Yael Ben-Zion's "Milk."

Three ‘Novel’ Israeli Works

Film about Amos Oz and two based on the fiction of David Grossman and Yehoshua Kenaz are part of Israel Film Festival.
Special To The Jewish Week

Israeli artists are as introspective as any in the world. I doubt if any filmmakers, writers, painters, musicians or composers anywhere spend as much time pondering the nature of their national identity at both the micro and macro levels.

Amos Oz

Love Across The Great Divide

An Israeli woman, a Palestinian man and separation anxiety.
Special To The Jewish Week

Under ideal circumstances, marriage is hard work. Under extreme pressure, it sometimes seems impossible. Jasmin Avissar and Osama “Assi” Zatar, the young couple at the heart of Gabriella Bier’s documentary “Love During Wartime,” are under extreme pressure. She is an Israeli and he is a Palestinian. As the film, which is playing in the Tribeca Film Festival, makes abundantly clear, the pressure comes from all sides, including some unexpected ones.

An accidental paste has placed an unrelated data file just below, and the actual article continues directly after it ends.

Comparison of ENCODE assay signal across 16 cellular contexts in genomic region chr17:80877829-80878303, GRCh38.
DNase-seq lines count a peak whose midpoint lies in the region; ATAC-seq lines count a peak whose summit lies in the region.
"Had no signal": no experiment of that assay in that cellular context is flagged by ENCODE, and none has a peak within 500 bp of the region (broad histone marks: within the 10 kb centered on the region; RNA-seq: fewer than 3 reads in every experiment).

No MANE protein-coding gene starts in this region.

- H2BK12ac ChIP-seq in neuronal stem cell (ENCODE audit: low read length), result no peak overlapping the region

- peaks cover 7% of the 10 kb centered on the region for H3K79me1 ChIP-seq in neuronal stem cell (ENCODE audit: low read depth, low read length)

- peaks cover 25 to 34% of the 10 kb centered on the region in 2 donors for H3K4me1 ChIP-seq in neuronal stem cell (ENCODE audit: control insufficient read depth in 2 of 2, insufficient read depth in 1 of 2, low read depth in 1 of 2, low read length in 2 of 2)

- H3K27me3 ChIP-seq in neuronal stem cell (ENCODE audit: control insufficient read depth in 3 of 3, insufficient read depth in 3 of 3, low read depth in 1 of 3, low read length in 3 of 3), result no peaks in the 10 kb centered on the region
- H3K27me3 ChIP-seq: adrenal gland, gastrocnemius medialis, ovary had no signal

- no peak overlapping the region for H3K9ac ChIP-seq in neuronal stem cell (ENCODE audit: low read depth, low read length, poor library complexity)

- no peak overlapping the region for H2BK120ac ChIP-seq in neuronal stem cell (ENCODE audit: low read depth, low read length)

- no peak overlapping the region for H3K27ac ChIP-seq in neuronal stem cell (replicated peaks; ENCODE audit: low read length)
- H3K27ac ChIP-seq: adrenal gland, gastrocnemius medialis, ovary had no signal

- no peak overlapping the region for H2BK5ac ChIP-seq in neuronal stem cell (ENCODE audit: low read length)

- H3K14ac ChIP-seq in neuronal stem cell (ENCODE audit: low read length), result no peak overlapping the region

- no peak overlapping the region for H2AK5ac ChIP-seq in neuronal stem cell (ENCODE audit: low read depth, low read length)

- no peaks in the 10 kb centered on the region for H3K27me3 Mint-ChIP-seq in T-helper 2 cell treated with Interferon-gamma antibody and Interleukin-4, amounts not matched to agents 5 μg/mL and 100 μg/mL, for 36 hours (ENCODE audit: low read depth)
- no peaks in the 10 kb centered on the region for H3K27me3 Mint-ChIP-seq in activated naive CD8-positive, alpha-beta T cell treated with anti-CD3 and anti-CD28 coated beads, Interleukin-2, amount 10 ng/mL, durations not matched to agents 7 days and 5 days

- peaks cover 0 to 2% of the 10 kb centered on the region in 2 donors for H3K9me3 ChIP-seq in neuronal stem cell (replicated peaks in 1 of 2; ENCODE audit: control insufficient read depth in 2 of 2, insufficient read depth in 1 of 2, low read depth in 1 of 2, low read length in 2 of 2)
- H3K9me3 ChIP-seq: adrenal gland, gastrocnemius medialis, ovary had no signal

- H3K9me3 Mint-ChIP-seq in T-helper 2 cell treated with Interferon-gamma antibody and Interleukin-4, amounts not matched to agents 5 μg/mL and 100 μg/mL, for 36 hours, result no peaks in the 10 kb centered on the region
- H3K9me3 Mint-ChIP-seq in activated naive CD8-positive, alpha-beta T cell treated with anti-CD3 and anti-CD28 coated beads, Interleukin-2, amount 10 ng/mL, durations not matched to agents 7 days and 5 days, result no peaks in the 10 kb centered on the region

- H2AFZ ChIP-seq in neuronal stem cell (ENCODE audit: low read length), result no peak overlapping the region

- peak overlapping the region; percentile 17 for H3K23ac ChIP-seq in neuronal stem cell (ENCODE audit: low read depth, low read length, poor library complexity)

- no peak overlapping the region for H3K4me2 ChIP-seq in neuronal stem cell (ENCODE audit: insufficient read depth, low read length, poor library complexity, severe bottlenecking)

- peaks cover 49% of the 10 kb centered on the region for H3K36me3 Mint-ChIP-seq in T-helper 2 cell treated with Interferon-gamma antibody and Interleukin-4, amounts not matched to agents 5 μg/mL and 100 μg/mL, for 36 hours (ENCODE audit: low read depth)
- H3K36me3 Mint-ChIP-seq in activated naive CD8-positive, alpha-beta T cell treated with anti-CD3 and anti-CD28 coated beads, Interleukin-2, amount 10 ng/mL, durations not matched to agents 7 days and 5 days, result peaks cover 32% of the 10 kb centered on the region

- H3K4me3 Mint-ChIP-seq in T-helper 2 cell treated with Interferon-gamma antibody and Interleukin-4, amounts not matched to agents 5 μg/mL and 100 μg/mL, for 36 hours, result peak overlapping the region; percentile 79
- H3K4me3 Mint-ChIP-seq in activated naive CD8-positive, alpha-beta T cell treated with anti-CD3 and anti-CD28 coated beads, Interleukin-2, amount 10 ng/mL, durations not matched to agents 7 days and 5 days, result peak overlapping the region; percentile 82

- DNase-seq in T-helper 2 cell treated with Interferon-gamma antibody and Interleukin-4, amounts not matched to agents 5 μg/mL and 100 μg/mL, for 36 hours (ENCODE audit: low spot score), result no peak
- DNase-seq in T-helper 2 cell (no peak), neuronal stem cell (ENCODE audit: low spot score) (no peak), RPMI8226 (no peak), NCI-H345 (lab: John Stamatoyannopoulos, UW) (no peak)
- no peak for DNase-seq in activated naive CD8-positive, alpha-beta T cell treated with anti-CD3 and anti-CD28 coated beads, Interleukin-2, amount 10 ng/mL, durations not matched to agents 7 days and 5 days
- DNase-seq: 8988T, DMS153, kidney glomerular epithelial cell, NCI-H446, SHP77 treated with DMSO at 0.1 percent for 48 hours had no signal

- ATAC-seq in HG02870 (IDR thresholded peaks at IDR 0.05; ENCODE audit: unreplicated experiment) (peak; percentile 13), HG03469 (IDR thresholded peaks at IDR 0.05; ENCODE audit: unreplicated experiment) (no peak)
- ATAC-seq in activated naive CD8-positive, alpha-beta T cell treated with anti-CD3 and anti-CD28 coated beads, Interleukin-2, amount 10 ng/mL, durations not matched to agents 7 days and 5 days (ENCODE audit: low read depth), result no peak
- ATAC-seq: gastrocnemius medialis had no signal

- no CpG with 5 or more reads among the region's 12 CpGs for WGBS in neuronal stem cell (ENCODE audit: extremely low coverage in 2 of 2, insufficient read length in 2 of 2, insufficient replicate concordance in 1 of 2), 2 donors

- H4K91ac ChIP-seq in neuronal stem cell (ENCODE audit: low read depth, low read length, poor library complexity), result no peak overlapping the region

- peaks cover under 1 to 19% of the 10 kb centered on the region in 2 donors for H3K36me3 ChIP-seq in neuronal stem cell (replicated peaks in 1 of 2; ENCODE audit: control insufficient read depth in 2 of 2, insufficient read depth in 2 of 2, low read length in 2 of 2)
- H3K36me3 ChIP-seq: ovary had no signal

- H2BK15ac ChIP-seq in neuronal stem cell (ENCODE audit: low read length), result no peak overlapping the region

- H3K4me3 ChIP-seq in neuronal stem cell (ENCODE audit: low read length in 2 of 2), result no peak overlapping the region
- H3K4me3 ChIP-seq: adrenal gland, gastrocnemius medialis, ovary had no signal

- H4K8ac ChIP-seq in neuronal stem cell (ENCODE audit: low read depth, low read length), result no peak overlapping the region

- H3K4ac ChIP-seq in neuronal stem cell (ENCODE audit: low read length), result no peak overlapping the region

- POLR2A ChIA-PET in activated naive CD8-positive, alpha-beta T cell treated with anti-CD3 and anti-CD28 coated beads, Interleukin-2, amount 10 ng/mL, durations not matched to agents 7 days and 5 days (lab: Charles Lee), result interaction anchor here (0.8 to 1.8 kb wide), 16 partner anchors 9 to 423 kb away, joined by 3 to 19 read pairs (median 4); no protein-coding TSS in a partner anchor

Pressure cooker: Jasmin Avissar and Assi Zatar

Sour Notes

Concert pianist-turned-playwright Israela Margalit looks at cutthroat world of classical music in ‘First Prize.’
Special To The Jewish Week

Classical music offers spiritual transcendence for performers and audience members alike. But as the distinguished Israeli pianist and playwright Israela Margalit suggests in her loosely autobiographical new play, “First Prize,” the classical music world is also saturated with much that is sordid and soul-destroying. “First Prize,” which begins previews this weekend at the Arclight Theatre on the Upper West Side, features music from Margalit’s own celebrated recordings with some of the world’s greatest orchestras.

Israela Margalit, right, and Lori Prince,above, who plays the pianist in “First Prize.”